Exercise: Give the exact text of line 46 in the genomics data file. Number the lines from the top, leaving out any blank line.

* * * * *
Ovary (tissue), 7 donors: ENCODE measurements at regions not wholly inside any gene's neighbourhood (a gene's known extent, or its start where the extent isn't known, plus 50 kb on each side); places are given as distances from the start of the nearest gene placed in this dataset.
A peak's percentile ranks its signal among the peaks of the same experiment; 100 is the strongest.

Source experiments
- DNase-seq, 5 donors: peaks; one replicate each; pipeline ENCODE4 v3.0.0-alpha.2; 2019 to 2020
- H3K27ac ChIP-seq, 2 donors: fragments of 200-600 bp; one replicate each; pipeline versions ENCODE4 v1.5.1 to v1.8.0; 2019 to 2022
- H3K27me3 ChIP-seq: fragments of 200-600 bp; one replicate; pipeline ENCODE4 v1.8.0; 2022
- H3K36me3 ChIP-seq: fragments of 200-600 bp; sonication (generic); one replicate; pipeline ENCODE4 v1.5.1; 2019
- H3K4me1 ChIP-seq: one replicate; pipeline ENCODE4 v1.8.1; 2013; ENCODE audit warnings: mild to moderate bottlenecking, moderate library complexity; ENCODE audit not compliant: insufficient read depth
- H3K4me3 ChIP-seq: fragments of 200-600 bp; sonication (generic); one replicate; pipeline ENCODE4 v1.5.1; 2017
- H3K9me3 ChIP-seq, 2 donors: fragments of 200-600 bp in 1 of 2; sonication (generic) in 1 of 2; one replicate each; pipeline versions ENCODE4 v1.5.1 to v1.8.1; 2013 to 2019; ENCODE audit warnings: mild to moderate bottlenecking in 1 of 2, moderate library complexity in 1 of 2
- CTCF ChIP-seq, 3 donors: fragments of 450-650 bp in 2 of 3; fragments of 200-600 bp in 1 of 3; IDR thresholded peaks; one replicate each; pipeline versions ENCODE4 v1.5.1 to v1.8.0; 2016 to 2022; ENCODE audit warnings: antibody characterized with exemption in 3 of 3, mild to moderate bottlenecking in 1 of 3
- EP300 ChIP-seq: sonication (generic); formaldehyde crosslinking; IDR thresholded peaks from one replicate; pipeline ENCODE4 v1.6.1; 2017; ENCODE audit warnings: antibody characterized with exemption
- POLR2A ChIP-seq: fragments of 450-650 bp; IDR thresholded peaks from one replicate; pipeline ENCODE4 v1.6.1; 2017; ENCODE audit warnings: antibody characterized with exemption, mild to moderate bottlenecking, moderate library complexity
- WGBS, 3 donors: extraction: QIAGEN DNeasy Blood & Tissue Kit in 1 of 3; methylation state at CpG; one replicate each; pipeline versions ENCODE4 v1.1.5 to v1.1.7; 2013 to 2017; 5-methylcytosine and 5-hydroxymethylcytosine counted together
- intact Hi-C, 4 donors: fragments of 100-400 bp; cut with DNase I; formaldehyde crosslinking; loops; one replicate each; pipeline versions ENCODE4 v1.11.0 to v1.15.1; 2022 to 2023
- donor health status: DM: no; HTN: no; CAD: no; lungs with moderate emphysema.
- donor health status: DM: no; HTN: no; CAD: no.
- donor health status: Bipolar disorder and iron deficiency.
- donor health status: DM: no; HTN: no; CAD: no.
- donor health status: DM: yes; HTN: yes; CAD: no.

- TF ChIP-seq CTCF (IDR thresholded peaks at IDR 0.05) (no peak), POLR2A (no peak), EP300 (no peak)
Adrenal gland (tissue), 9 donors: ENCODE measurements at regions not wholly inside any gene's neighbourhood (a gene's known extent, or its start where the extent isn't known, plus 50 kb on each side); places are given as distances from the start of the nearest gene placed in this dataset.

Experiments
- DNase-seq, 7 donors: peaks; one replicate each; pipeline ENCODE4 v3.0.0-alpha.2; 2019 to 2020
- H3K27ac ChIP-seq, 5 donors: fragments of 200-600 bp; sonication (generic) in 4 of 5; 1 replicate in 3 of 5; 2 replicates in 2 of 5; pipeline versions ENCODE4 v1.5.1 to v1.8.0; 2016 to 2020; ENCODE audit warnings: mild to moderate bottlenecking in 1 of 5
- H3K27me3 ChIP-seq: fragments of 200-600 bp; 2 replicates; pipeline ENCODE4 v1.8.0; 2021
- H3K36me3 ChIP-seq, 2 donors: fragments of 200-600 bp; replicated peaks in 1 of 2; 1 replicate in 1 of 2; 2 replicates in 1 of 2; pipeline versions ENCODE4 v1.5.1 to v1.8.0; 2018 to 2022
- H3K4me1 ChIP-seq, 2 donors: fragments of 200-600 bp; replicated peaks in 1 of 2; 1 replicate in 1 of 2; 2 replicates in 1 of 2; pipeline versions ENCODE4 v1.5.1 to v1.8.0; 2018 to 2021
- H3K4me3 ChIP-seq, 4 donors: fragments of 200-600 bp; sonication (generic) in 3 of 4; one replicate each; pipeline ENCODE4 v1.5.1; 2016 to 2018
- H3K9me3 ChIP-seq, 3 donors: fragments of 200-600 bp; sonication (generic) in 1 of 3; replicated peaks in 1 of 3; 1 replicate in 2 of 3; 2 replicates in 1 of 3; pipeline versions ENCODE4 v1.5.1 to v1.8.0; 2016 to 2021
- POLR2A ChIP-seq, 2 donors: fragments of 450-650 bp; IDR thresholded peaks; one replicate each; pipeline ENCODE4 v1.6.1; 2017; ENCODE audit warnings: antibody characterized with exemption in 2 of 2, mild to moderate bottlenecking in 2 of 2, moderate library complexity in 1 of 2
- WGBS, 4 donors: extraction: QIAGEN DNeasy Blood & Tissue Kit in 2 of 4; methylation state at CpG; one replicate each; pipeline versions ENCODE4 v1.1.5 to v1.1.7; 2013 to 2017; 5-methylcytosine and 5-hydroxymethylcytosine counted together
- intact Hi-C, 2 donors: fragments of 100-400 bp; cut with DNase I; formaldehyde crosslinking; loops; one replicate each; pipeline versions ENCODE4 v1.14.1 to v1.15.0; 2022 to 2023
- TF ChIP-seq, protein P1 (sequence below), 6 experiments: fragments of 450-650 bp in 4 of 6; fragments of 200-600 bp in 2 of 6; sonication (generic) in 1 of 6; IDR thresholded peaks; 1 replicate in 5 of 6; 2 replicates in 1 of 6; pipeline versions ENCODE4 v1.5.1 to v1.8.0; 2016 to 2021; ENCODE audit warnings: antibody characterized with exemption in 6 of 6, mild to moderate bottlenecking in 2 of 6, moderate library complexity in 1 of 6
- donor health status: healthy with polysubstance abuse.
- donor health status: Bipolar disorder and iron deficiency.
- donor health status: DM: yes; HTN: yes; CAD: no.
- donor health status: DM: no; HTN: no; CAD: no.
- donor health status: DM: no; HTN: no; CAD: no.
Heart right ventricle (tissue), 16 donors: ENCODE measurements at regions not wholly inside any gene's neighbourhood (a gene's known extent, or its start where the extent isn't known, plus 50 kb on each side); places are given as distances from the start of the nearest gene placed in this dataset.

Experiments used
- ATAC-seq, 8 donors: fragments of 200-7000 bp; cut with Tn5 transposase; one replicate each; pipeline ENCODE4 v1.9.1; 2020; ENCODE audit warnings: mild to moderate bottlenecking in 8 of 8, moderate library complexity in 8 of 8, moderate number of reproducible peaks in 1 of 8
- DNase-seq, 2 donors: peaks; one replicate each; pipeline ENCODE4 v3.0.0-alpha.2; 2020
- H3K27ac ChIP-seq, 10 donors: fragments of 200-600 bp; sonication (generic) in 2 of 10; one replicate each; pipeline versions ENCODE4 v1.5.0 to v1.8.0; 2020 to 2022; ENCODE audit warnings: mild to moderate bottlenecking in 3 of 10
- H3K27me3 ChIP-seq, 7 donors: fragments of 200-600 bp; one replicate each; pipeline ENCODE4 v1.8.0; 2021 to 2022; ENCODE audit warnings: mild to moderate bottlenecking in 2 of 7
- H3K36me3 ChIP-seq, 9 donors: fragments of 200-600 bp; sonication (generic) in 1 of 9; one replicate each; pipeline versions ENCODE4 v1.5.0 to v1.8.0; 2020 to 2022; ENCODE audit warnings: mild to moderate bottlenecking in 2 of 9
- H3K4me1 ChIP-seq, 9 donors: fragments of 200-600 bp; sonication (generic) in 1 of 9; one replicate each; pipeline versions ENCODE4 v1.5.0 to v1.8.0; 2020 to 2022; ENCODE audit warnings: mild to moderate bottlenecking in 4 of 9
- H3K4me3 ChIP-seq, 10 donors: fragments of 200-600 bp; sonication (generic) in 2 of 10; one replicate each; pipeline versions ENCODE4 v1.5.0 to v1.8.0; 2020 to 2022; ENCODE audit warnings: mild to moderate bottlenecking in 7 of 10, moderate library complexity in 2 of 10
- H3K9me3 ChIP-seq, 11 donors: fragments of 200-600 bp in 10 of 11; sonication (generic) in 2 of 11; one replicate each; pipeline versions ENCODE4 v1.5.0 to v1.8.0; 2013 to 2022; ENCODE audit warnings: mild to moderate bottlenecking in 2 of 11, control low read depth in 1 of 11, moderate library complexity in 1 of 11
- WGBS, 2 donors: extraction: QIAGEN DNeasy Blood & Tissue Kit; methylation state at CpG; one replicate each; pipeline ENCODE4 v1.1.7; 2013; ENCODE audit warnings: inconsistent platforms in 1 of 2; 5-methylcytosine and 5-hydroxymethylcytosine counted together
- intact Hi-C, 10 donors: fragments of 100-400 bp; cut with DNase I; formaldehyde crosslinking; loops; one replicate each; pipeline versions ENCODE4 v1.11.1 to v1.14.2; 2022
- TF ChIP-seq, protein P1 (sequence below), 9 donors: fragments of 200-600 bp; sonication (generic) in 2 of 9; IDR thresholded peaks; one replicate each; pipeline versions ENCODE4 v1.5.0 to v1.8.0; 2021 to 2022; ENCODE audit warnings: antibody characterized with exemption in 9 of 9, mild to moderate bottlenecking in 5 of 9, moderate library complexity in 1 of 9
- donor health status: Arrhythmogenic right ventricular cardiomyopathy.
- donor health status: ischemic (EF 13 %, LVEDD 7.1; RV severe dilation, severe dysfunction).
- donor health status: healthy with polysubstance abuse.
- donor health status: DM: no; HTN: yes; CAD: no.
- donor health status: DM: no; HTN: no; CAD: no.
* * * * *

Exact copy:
- H3K36me3 ChIP-seq, 9 donors: fragments of 200-600 bp; sonication (generic) in 1 of 9; one replicate each; pipeline versions ENCODE4 v1.5.0 to v1.8.0; 2020 to 2022; ENCODE audit warnings: mild to moderate bottlenecking in 2 of 9